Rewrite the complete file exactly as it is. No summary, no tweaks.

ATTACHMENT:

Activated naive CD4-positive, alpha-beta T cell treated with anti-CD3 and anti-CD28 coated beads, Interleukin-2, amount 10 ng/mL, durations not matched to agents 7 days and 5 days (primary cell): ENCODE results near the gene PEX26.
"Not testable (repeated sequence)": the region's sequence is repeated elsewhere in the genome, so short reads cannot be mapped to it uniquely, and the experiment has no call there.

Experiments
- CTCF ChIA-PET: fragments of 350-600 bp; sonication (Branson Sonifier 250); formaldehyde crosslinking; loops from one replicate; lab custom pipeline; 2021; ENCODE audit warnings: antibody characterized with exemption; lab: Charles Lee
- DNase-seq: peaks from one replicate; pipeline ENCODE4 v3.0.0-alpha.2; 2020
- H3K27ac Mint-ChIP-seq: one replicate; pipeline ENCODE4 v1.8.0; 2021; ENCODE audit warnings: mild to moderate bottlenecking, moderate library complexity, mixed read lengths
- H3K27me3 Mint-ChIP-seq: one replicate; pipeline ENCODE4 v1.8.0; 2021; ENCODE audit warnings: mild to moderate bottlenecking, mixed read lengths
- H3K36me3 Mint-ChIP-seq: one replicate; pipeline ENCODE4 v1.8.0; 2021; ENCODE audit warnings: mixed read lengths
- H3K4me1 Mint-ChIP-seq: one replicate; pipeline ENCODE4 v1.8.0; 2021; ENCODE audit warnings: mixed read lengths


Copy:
Activated naive CD4-positive, alpha-beta T cell treated with anti-CD3 and anti-CD28 coated beads, Interleukin-2, amount 10 ng/mL, durations not matched to agents 7 days and 5 days (primary cell): ENCODE results near the gene PEX26.
"Not testable (repeated sequence)": the region's sequence is repeated elsewhere in the genome, so short reads cannot be mapped to it uniquely, and the experiment has no call there.

Experiments
- CTCF ChIA-PET: fragments of 350-600 bp; sonication (Branson Sonifier 250); formaldehyde crosslinking; loops from one replicate; lab custom pipeline; 2021; ENCODE audit warnings: antibody characterized with exemption; lab: Charles Lee
- DNase-seq: peaks from one replicate; pipeline ENCODE4 v3.0.0-alpha.2; 2020
- H3K27ac Mint-ChIP-seq: one replicate; pipeline ENCODE4 v1.8.0; 2021; ENCODE audit warnings: mild to moderate bottlenecking, moderate library complexity, mixed read lengths
- H3K27me3 Mint-ChIP-seq: one replicate; pipeline ENCODE4 v1.8.0; 2021; ENCODE audit warnings: mild to moderate bottlenecking, mixed read lengths
- H3K36me3 Mint-ChIP-seq: one replicate; pipeline ENCODE4 v1.8.0; 2021; ENCODE audit warnings: mixed read lengths
- H3K4me1 Mint-ChIP-seq: one replicate; pipeline ENCODE4 v1.8.0; 2021; ENCODE audit warnings: mixed read lengths